BP has shared a video of a robot dog being used on one of its oil and gas platforms.
“Spot” has been deployed on the aptly-named Mad Dog installation in the Gulf of Mexico.
The robot dog has been developed by Boston Dynamics for BP to carry out tasks such as inspection and maintenance work.
The use of robots and automatic systems has been touted as a way of reducing the number of personnel offshore, keeping people from dangerous tasks while also cutting down carbon emissions with fewer offshore flights.
Boston Dynamics is a world leader in mobile robotics – another model called “Atlas” went viral last year after footage of it doing parkour and 360 degree flips got more than 12 million Youtube hits.
The humanoid robot can use state-of-the-art hardware to carry out a range of applications, including impressivre feats of agility.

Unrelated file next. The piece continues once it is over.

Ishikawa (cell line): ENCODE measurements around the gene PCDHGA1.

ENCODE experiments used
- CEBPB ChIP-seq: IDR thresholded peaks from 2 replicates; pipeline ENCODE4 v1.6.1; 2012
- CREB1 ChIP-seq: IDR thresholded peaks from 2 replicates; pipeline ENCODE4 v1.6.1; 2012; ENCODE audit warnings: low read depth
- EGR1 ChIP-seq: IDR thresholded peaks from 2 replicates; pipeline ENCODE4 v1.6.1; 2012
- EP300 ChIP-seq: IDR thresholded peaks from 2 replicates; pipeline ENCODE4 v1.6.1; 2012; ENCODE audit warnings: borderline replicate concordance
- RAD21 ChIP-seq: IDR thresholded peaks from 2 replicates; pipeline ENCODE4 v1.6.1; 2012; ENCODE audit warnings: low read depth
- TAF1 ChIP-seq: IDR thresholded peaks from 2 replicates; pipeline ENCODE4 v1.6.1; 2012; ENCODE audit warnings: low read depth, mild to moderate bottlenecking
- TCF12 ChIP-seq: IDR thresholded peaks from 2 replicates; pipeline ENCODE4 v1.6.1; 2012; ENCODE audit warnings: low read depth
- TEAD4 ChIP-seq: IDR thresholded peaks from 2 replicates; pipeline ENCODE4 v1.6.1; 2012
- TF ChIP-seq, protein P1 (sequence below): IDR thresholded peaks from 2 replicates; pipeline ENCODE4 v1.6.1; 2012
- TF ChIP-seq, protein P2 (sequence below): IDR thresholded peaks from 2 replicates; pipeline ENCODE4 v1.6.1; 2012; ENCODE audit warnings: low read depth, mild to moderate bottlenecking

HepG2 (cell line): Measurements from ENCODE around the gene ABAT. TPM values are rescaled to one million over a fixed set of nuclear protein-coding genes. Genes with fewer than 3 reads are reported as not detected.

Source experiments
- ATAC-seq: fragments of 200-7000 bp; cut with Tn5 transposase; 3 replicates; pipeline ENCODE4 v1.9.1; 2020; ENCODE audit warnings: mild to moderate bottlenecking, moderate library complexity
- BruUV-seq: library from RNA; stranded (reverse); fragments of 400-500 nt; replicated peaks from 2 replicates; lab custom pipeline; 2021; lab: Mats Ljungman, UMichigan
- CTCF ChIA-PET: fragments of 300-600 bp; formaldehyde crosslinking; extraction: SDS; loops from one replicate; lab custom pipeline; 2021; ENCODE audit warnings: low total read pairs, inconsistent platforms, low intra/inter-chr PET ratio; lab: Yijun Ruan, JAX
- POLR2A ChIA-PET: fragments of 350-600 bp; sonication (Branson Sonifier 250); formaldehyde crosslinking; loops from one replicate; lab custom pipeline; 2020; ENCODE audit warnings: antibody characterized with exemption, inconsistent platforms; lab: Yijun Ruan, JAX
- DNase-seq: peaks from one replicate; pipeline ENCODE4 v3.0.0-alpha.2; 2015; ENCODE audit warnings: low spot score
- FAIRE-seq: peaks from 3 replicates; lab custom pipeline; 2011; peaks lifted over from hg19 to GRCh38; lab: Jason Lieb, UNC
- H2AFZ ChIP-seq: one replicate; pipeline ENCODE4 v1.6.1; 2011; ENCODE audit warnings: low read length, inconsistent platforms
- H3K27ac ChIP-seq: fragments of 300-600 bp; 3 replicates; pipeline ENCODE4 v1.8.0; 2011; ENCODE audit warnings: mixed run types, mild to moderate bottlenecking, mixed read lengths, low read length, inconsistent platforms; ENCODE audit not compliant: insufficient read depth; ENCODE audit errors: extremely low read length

Atlas’ quadrupedal friend Spot uses sensors to avoid obstacles on the platform, and perform tasks like scanning for abnormalities, tracking corrosion, or checking gauges.
Facilities technology manager at Boston Dynamics, Adam Ballard, said: “I see robots as being the eyes, ears, nose, and other senses at our sites.
“It’s about being able to use sensors to have that real-time understanding, and to get the context of the facility for someone such as an office-based employee that’s trying to help troubleshoot a job or a piece of equipment—while minimizing the exposure of people to these potentially dangerous environments.”
Spot became commercially available last year – other customers include Woodside and construction firm Swinerton.
Oil and gas isn’t the only sector using robotics to advance it capabilities in inspection.
Last week footage was released of the BladeBug – a six-legged robot which walks down wind turbines to check for blade damage.
A “world first” trial was carried out over the course of two days in October at the Levenmouth demonstration turbine off the Fife coast.
The scheme is part of a £1 million collaboration involving ORE Catapult, part funded by Innovate UK, to deliver a 30% cost reduction on current blade inspection techniques.